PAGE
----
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By Daniel Lammin
22nd October 2013

It wouldn’t be a stretch to say that ‘World War Z’ was garnering more interest before its release for its troubled production history than its premise. Reports filtered out of drastic rewrites, an unsteady actor-director relationship, scheduling problems, over-spending and a film begun without a clear idea of its ending. Hollywood prepared itself for a critical and financial flop, but to everyone’s surprise, ‘World War Z’ turned out to be far from the disaster everyone was expecting, and for all its flaws, was one of the most exciting films of the mid-year blockbuster season.

Taking cues from Max Brooks’ acclaimed novel, the film (thanks to a myriad of screenwriters) follows Gerry Lane (Brad Pitt) as he hops around the globe to discover the source of a violent infection sweeping the planet that turns its victims into zombies. The premise is simple and intriguing, but what makes ‘World War Z’ distinct from the rest of the zombie genre is its scale. Rather than showing us survivors held up in an old house or a supermarket or a pub, this is a zombie apocalypse on a biblical scale, the first zombie epic. Cities across the world fall as thousands upon thousands of zombies attack, falling over each other like ants on an ant hill. There are moments of the film, particularly in the second act, that are quite breathtaking in their visual scope, and if anything, what makes this film a great experience is the chance to see something very new and very ambitious.

It does, however, bear all the hallmarks of a troubled production, or at least one that isn’t quite sure what it wants to be. The first act, where Gerry and his family are caught in an attack in Philadelphia, is brilliantly executed, but the editing and rhythm is very disjointed and ends up moving too fast. You have no time to take in what you’re seeing as the film throttles along. There’s also an inconsistency in the quality of the script, moving from well-pitched character moments to clunky chunks of exposition. There’s a sense that director Marc Forster is a little bit out of his depth with a film of this scale, though he does a much better job here than his lacklustre work on ‘Quantum of Solace’ (2008). Strangely for a zombie film, there’s also absolutely no gore, and conspicuously so. Some shots have Gerry hacking into a zombie but the zombie in question is completely out of frame and Gerry is spotless. It might have been an attempt to not distance audiences not up with blood-and-guts, but for a zombie film, it’s something strangely lacking. And then there’s the ending, infamously overhauled at the last minute from an epic Russian battle and commentary on human nature to what we have here. The final few moments are ridiculously clunky, a crazy attempt to tie this film up in case it isn’t successful, but give it an opening for a sequel just in case it is.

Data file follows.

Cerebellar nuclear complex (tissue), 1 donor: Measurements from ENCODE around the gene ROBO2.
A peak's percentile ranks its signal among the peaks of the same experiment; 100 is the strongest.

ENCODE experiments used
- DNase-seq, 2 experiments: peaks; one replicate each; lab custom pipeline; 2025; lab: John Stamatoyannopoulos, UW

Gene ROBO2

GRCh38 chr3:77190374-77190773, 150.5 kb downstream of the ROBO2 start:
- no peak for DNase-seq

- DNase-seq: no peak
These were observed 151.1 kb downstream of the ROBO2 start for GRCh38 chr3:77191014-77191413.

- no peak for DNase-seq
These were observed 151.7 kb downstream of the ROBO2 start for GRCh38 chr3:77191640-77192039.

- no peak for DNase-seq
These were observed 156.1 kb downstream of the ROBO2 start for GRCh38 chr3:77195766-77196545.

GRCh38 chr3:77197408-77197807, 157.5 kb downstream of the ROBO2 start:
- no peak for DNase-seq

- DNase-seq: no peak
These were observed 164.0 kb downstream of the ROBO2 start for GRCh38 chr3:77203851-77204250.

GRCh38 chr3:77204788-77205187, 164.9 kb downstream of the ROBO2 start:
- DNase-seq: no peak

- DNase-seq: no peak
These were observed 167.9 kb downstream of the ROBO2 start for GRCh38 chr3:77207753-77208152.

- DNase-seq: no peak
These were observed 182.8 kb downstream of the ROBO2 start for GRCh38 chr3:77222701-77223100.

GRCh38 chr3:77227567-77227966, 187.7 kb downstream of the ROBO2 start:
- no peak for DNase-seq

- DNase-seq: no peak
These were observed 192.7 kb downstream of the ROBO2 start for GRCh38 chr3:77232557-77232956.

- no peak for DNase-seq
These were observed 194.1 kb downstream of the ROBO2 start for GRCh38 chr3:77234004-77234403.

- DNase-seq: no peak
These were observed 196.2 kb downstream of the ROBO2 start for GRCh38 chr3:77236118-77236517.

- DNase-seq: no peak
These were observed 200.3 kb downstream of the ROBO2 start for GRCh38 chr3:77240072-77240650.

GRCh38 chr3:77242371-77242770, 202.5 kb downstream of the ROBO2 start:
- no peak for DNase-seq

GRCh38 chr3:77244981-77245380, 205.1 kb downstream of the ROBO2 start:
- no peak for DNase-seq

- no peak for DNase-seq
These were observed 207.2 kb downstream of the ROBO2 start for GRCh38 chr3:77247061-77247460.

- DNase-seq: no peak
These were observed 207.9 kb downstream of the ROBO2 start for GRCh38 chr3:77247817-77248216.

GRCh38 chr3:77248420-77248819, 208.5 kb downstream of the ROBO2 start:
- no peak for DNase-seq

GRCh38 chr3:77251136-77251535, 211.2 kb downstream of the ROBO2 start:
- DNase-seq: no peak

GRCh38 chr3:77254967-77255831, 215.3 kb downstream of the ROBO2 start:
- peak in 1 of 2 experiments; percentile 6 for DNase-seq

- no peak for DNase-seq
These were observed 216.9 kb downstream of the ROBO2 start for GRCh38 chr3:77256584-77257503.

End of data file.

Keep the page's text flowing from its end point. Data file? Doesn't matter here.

For all its flaws though, there is far more to love about ‘World War Z’ than to hate. The second and third acts of the film are very impressive, including a terrific sequence in Jerusalem and a nail-biting mid-air plane attack. In the final act, Gerry and a team from the World Health Organisation (W.H.O.) start to get a handle on the disease, and offer a fresh take on the zombie mythology. It’s also bolstered by some great performances, especially from Brad Pitt, Mireille Enos as his wife Karin and the always terrific Peter Capaldi as a W.H.O. Doctor (seriously, that’s his name). They easily balance out the more lame supporting performances.